Here’s where experiences play a crucial role.
Coffee as a product for example, is no longer merely a dark drink you consume with breakfast, it’s now a way for people to gather and unwind. Same goes for gadgets. It’s not just a mobile phone, it’s also a platform that helps you kill time, find the best restaurants in town, and call up a friend. Peanut butter becomes more than just smooth or chunky, it’s a sweet part of your childhood.
Yes, begin with a great product, but don’t end there.
1. Identify opportunities or moments that involve your product.
In 2010, popular tissue brand Kleenex launched a “Softness Worth Sharing” campaign. Instead of simply handing out free samples, they turned this old-fashioned marketing strategy into a national sharing bonanza. Soon, people were sending loved ones Kleenex soft tissue packs both on and offline. This simple tweak to a traditional promotional tactic helped them increase their market share by 1.7 points.
The secret to their success? Kleenex timed their campaign well by tying it with the cold and flu season.
2. Become visible both on and offline.
Starbucks is one of the leading global brands that have successfully integrated on and offline marketing strategies. Visit their Facebook or Twitter pages and you’ll see fans excited about their next promotion. Starbucks cards create long-term repeat customers thanks to its easy accessibility and user-friendliness.
There’s the Starbucks app, which lets you pre-order your drink, helping you skip long lines. Not to mention that most of their baristas always have a smile on their face when they hand you your drink.
Never underestimate tiny details. Even if you operate a small local business, ensuring that you provide a positive presence both on and offline will give your Millennial customers something to look forward to on their next visit.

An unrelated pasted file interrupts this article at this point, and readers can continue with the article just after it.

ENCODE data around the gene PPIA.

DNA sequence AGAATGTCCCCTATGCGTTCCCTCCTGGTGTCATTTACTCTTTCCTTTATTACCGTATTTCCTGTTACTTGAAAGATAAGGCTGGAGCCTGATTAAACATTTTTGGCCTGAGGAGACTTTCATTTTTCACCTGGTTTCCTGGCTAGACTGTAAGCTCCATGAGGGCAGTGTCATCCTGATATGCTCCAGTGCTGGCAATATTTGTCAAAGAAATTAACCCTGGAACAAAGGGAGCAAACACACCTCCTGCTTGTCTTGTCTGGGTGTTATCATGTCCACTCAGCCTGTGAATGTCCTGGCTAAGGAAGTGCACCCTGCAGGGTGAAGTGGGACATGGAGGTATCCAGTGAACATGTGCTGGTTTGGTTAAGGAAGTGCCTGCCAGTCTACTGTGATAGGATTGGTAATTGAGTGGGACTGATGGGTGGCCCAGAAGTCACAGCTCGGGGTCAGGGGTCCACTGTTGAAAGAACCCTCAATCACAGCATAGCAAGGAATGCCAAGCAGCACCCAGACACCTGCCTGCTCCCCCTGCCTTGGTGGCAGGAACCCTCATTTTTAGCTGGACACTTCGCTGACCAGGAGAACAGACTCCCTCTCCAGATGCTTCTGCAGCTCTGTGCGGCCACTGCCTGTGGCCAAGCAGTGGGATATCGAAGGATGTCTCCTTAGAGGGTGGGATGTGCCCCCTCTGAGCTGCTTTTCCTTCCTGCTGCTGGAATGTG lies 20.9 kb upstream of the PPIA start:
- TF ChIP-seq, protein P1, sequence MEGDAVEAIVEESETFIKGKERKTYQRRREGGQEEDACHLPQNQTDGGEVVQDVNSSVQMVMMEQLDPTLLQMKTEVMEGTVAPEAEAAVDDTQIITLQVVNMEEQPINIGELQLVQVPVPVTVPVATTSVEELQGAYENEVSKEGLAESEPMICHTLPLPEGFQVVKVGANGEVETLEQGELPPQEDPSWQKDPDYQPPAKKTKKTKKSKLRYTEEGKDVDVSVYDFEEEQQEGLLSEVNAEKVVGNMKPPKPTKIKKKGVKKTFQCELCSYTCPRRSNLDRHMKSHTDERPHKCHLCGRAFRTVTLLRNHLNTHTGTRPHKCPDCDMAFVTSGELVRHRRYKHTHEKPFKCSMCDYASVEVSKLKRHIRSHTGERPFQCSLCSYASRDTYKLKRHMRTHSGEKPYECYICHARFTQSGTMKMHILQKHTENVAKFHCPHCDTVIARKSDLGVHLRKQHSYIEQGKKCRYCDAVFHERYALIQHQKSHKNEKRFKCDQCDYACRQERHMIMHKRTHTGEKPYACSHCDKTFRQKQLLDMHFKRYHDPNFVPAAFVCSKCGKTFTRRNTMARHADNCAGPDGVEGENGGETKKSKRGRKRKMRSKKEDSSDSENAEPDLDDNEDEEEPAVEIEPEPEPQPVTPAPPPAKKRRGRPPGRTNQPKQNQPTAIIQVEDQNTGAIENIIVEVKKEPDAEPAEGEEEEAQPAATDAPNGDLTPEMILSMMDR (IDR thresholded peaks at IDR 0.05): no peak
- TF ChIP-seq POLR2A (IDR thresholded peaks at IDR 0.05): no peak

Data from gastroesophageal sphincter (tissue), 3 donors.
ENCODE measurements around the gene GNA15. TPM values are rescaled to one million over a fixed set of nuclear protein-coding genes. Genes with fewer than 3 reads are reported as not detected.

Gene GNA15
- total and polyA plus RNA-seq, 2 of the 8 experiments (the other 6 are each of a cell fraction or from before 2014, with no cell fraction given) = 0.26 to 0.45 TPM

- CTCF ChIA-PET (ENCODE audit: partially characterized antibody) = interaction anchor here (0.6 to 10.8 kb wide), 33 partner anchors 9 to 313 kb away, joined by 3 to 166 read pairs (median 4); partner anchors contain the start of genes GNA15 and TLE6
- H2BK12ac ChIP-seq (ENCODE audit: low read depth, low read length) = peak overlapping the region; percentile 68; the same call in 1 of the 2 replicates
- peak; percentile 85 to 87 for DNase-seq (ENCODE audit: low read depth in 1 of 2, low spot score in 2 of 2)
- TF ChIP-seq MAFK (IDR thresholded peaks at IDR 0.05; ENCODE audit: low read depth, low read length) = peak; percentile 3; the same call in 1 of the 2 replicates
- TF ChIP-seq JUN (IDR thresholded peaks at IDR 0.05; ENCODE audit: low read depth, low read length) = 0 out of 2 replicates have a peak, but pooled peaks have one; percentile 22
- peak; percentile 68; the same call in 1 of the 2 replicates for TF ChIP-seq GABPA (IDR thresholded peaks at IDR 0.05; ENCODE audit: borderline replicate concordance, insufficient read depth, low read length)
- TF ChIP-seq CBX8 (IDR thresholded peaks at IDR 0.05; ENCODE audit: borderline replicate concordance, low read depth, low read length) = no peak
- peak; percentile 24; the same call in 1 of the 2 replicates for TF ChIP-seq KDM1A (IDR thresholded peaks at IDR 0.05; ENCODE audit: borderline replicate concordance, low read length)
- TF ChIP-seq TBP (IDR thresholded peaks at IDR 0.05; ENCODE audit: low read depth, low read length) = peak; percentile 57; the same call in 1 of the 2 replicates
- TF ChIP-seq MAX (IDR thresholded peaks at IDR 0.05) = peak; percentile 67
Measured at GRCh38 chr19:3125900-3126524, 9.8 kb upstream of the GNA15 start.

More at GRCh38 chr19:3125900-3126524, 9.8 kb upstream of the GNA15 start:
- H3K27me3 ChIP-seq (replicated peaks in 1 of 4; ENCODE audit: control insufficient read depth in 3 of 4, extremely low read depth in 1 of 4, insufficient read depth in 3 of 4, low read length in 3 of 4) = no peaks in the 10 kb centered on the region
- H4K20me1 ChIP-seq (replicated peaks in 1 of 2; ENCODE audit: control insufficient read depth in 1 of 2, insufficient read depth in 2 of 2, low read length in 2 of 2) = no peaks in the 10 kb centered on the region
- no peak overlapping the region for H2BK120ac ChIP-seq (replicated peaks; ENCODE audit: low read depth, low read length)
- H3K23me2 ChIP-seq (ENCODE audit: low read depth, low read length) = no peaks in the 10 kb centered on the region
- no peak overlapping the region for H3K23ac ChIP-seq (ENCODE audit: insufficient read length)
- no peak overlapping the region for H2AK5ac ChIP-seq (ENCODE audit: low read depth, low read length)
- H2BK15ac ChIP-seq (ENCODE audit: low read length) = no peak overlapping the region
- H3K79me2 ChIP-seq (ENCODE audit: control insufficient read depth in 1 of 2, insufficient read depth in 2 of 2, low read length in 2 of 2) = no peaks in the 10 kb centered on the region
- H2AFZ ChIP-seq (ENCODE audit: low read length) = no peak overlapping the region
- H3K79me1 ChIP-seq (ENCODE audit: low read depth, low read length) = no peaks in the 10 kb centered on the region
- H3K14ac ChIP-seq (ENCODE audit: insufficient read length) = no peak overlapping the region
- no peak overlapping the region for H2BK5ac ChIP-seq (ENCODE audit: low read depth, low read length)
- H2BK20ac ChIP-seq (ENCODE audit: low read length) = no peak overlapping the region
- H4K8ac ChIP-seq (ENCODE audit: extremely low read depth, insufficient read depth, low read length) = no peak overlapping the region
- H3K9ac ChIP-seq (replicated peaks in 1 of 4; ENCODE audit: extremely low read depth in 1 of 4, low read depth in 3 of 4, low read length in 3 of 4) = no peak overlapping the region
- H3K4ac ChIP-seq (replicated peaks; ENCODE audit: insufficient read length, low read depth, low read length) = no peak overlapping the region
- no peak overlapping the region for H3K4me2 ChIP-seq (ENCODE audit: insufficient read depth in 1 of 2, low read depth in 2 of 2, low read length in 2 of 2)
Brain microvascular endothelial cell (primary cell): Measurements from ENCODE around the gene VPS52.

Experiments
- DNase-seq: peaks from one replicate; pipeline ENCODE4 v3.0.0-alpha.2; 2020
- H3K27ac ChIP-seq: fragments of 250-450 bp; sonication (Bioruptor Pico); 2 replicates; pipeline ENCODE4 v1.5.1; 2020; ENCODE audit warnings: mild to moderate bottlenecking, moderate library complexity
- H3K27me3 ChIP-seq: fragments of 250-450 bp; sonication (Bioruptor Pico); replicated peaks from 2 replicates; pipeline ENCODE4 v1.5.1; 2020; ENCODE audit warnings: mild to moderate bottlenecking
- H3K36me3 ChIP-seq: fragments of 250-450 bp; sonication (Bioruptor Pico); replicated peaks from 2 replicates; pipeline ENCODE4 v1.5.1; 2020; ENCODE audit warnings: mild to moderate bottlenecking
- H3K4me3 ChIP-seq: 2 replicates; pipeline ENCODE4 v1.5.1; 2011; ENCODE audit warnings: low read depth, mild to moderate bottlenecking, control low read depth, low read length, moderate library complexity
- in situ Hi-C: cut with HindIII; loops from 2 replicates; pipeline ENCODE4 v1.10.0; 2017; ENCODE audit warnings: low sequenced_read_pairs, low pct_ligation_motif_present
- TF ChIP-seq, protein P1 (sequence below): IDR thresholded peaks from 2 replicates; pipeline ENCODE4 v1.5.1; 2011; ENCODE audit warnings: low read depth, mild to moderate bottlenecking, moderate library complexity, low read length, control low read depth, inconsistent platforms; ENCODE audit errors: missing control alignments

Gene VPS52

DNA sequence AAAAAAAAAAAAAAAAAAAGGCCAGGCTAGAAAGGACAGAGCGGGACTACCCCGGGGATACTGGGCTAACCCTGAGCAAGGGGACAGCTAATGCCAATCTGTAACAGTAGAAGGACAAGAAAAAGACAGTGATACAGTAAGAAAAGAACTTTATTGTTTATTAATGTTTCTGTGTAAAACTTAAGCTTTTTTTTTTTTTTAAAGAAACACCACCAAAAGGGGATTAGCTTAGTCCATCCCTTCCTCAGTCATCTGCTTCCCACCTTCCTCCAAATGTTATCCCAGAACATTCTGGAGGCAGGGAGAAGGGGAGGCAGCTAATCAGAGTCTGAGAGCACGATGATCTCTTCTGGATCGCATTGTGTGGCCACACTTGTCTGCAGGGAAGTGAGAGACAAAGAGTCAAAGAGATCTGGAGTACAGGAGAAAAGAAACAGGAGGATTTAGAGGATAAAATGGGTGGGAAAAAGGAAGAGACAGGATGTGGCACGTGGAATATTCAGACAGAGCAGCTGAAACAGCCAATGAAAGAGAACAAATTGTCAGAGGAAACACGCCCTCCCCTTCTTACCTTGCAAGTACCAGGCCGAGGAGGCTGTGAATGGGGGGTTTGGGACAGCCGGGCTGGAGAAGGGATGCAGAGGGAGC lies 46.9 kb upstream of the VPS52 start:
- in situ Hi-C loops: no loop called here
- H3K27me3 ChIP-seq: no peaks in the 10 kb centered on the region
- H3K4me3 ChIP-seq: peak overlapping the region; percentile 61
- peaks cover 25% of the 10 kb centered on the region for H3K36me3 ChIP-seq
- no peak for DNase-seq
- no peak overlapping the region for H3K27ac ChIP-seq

3. Think long-term through excellent customer service.
The world may view Millennials as a generation lacking in loyalty, but surprisingly, they are very loyal customers. So much so that they drive the success of many popular brands today (i.e. Apple Inc., Google, Facebook, Domino’s, Ford, etc.).
But how did these companies bag the trust of discerning Millennials for life? Editor and writer, Thomas Oppong, discusses in an article how customer education and building relationships both help to build a loyal customer.
Show them what makes your product tick, make people feel that assistance is still available even after the purchase, and go back to them with new deals and offers. It’s okay to make a mistake, but Millennials want to know that you’re willing to make up for it.
It’s not easy to understand the ever-changing Millennial spending patterns. But one thing doesn’t change: consumers, whether Millennial or not, want to feel valued for their business.
Companies that are able to meet this demand not only gain a loyal following, they remain afloat despite hard times. And this, is perhaps the greatest triumph in today’s trying retail industry.